A group of experts in the national Iranian museum
has been doing research on the reliefs east of the western
province of Kermanshah. They suggest the reliefs have abstract
form. Still due to lack of precise ancient typology, it is all
but impossible to date them.
The studies on the rock reliefs of the Sorkheh lijeh, the second
of its kind in the province, started two months ago in the
Paleolithic research center affiliated to the museum.
Sonia Shidrang, an expert with the center, classified the
reliefs as nature inspired and non nature inspired, adding the
former was featured by designs drawn with a special material on
the rock, while the latter were simple, abstract drawings
unaffected by nature themes.
"It is not easy to make speculations as regards their age
because of the lack of expertise about dating based on typology
of ancient drawings in Iran, specially with regard to the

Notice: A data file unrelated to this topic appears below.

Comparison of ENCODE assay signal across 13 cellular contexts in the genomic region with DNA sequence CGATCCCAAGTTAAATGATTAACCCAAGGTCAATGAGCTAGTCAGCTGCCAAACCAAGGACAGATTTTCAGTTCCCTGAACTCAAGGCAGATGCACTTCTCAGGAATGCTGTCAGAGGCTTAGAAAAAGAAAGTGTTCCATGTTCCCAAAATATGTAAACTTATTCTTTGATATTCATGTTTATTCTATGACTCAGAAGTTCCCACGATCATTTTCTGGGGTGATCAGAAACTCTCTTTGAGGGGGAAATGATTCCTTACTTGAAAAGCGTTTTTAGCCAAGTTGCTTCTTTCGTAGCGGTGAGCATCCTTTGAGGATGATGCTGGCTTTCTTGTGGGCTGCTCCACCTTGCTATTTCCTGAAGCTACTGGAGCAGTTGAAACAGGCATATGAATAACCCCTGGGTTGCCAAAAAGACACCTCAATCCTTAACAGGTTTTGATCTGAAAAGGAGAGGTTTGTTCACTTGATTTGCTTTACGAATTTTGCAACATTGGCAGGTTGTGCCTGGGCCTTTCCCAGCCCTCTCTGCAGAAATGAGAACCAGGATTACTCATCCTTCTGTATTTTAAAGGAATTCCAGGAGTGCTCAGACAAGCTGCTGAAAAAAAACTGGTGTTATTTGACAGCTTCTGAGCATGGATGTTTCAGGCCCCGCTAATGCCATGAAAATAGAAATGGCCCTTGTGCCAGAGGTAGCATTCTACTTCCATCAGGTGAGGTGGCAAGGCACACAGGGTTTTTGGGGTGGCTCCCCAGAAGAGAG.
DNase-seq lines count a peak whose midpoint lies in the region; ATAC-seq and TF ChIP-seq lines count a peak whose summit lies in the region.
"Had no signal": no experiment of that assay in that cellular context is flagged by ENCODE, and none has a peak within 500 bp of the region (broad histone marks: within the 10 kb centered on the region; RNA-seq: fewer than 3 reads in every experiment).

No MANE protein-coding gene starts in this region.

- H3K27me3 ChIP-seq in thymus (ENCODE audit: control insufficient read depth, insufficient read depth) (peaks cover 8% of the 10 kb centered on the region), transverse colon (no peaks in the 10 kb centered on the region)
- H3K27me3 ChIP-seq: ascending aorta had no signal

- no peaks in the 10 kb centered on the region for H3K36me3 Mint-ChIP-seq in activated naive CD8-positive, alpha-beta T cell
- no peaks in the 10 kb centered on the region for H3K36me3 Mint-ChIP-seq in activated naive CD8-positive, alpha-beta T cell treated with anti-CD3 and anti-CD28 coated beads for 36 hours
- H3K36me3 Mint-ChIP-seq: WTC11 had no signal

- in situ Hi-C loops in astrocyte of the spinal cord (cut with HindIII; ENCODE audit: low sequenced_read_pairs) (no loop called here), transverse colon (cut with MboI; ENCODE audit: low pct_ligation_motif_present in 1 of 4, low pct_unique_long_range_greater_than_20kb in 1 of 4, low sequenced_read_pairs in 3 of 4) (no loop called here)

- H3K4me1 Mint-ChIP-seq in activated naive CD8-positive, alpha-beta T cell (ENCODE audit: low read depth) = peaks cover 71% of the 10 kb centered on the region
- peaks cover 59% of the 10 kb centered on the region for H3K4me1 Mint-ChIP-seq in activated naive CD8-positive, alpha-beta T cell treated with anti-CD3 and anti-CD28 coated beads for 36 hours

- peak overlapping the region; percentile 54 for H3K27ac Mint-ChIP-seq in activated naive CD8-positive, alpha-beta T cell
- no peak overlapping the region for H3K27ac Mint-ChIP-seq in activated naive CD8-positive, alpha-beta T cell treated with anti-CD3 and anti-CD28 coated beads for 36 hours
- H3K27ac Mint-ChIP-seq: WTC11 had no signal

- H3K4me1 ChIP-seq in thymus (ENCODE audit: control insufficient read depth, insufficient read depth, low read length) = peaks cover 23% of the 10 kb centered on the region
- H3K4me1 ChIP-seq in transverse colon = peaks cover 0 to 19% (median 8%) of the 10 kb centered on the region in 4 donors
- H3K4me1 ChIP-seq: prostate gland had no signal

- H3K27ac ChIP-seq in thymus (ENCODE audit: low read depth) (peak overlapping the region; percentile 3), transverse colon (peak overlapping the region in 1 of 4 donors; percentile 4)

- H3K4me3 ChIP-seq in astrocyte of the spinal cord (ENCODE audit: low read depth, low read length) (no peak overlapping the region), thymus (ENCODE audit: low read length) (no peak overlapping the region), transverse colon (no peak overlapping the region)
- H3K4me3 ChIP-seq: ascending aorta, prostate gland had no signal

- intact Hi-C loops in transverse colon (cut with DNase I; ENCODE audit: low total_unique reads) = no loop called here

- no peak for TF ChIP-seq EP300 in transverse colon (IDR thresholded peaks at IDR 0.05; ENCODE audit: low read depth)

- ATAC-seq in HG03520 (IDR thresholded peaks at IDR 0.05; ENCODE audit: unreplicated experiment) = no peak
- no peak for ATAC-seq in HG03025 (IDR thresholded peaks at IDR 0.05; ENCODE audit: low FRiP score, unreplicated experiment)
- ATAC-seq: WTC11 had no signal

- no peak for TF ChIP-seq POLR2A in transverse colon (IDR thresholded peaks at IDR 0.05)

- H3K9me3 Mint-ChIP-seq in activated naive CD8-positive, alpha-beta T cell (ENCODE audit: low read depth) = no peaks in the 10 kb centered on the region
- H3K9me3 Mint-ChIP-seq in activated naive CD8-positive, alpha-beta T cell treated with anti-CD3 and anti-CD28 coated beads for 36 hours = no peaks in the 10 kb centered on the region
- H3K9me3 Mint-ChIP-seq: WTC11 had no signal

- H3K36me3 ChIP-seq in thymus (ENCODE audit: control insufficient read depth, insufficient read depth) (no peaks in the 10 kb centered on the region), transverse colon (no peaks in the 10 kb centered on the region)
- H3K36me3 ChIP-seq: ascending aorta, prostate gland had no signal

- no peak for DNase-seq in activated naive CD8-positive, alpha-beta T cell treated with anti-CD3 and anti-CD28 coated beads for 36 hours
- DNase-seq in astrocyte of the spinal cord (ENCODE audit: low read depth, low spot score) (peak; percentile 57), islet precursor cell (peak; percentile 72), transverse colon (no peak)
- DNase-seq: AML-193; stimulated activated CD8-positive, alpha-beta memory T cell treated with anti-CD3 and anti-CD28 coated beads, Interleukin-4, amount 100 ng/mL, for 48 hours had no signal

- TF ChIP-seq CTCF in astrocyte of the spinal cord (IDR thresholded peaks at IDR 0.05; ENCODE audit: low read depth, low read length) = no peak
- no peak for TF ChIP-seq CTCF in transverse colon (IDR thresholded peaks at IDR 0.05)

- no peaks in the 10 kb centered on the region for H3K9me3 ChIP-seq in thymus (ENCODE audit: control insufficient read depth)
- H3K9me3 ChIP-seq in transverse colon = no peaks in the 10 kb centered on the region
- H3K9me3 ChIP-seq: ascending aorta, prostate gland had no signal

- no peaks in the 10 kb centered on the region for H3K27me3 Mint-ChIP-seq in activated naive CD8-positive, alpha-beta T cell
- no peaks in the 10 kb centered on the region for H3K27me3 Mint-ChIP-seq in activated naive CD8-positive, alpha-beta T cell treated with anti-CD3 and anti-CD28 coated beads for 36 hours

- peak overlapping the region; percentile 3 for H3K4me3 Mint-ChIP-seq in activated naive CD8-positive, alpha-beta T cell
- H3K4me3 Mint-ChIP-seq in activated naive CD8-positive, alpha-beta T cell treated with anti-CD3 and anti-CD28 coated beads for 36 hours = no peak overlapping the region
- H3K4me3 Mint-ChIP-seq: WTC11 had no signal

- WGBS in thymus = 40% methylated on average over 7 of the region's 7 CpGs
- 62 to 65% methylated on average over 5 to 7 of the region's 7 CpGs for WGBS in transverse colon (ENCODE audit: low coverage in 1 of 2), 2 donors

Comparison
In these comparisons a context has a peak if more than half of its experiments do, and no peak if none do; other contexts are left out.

Paleolithic age," Shidrang said.
There are drawings some 200-300 years old believed to be made by
nomads as they made their seasonal journey.
The Sorkhe Lijeh reliefs are nestled on the rocky foothills of
the miuleh in eastern Kermanshah. Replicas of the drawings made
on the spot were transferred to the national Iranian museum for
further research recently. The drawings are the second of the
kind after the Cheshmeh Sohrab cave.
Shidrang noted the Sorkhe Lijeh drawings were different from
those found in the cave in that they were petroglyphs.
"The petroglyphs feature human, animal and geometrical
shapes in different scenes. The human designs, mostly showing
fighting scenes, outnumber others," she remarked.